Norfolk firm celebrates 30 years of smarter cleaning

A reputation for reliable products that are built to last has made Hugh Crane Ltd a force to be reckoned with in the pressure washer market. Graeme Kirk went to the company’s Norfolk base to find out more about this impressive operation

A chance diversification into selling pressure washers three decades ago was the starting point for a business that today employs more than 60 people and is considered by many as the go-to company for cleaning solutions in the farming and food sectors.

Hugh Crane (Cleaning Equipment) Ltd originates from a farming business that grows cereals and vegetables about 10 miles east of Norwich. Back in 1983, when forward-thinking farming operations were learning about the importance of good livestock building hygiene, to reduce the chances of harbouring disease, Philip Crane – the company’s managing director – became aware of the new generation of K.E.W. pressure washers from Denmark, which were just starting to be sold in the UK. He was so impressed by the machines, he became the company’s distributor for Norfolk and most of Suffolk.

The quality of the Danish product helped the business take off, and as it grew Philip’s brother Robert also joined the cleaning side of the operation.

Soon after the new business started, it became clear there was demand for very-high-output pressure washers from the food and farming sector that weren’t being catered for by existing manufacturers. Norfolk was home to the Bernard Matthews turkey business and the contractors charged with cleaning out the vast turkey sheds weren’t slow in expressing their opinions on pressure washer design.

The Hugh Crane business rose to the challenge and developed the Commando range of heavy-duty machines. Today’s Commando 1030, which is the firm’s best-seller, typifies the approach the company took in developing these washers.

Built at Acle, the machine’s heavy-duty chassis is constructed from laser-cut and folded steel that’s welded and shot blasted before being given a zinc undercoat and a powder-coated and baked top coat. The chassis is then mounted on four good-sized wheels for manoeuvrability.

It has a Cat 650 pump operated with a slow-running German-built Hatz twin-cylinder diesel engine that drives through a speed-reduction gearbox. The engine and pump are mounted on a bed plate that’s insulated from the chassis by rubber mounts to minimise vibration, and they’re linked by a flexible drive coupling that reduces shock loads on both components.

Then there’s the Commando’s performance; compared to a typical single-phase electric pressure washer that might produce 100-130 bar of water pressure at 10-11 lit/min flow rate, the Commando 1030 offers 205 bar at 28.2 lit/min. And because the engine isn’t being pushed, it will happily work all day.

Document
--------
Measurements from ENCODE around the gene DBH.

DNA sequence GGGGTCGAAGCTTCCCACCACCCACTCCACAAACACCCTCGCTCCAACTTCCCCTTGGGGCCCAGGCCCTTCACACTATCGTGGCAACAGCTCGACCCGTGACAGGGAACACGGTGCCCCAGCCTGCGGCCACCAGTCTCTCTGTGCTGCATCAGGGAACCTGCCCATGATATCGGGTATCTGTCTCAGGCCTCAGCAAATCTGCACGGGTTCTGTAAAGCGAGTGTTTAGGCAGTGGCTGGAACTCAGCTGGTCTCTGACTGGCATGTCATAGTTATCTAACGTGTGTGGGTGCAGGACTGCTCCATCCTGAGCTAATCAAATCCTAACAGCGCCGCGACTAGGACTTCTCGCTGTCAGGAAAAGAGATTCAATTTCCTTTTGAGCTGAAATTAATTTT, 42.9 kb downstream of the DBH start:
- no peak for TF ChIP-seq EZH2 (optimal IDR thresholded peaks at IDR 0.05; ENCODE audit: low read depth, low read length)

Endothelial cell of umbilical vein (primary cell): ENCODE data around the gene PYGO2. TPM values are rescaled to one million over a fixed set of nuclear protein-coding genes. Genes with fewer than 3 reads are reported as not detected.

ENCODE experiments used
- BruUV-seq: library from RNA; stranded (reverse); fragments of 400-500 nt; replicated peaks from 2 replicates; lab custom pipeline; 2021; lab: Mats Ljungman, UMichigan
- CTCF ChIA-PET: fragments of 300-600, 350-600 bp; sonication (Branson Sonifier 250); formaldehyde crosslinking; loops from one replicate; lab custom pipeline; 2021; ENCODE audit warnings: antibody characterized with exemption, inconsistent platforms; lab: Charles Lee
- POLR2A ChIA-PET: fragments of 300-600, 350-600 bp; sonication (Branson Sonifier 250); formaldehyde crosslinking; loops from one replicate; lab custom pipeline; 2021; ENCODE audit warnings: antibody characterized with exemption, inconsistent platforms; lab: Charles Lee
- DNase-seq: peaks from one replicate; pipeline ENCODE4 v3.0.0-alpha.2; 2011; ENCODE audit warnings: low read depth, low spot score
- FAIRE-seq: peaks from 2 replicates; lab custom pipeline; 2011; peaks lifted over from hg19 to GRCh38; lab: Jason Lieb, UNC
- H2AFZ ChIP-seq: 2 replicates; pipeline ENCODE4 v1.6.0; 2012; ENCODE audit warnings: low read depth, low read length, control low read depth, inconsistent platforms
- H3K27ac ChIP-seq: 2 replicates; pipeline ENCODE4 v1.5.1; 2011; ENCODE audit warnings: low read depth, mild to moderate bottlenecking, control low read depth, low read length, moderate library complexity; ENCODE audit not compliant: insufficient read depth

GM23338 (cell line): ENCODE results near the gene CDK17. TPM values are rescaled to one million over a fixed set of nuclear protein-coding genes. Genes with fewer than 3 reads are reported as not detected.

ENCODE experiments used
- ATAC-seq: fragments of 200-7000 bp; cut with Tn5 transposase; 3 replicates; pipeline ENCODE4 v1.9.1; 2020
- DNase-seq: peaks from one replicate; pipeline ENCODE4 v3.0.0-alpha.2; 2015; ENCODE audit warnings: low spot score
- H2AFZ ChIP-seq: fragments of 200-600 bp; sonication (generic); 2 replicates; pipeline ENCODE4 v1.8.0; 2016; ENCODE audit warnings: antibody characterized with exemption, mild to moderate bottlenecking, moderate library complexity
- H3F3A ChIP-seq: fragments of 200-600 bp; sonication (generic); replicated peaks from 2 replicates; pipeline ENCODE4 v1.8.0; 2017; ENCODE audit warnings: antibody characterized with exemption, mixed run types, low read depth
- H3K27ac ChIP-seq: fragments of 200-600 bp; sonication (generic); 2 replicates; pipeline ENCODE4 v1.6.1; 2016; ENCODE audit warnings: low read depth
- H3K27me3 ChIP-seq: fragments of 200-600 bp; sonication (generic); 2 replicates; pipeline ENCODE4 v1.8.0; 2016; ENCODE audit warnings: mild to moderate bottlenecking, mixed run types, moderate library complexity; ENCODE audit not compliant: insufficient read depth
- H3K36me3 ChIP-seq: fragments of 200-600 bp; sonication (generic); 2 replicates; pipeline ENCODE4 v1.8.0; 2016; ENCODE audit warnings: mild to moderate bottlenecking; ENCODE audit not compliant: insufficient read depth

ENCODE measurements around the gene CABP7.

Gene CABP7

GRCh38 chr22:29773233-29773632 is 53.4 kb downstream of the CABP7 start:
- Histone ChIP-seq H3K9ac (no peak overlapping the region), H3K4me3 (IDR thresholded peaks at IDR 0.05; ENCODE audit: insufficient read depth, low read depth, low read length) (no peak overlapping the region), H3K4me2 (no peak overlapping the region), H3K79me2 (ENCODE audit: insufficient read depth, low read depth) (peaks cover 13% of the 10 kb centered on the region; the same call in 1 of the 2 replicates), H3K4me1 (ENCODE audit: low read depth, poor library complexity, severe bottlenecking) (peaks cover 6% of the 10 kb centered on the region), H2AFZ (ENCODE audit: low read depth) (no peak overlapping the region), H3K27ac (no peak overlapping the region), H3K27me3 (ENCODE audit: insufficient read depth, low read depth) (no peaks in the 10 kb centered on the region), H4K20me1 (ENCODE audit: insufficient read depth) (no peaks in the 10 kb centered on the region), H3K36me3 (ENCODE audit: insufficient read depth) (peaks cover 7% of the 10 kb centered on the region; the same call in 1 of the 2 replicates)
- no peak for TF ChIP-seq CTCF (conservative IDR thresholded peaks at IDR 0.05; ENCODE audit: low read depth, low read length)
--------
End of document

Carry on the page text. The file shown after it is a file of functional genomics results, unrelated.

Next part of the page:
According to Robert Crane, the productivity of the Commando pressure washers means: they turn sheds round more quickly; they use less water; and, as a consequence, there’s less effluent to deal with.

“They allow our customers do a better job more quickly with fewer men,” he adds. “The Commando range really comes into its own in the pig and poultry sectors where they’re faced with a heavy-duty workload and long working hours, and the need to turn sheds round efficiently. You’re putting more power in the operator’s hand to get the job done.”

That extra power doesn’t mean more damage to buildings, however, which concerns some customers.

“Whereas a typical pressure washer has a 15-degree jet, the Commando can be used with a 25-degree jet so there’s no more pressure on the surface being cleaned, it’s just doing more work,” Mr Crane says.

As you might expect, support for the Commando range, and indeed all of Hugh Crane’s products, is second to none. The company holds over 17,000 line items in stock at its Acle and Peterborough branches, and now has a team of 23 mobile engineers that operate across the country in fully fitted service vans that also carry a comprehensive selection of spares.

With many customers in the food sector, same/next day support is available where needed, and the company is also fully geared up to meet the biosecurity requirements of today’s pig and poultry units.

“Our engineers observe a rest period between pig units, and the service vans are thoroughly steam cleaned between farms as required,” Mr Crane says. “We also run our own fleet of delivery vans for sending out chemicals and consumables, and the drivers follow each customer’s biosecurity protocols for every drop.”

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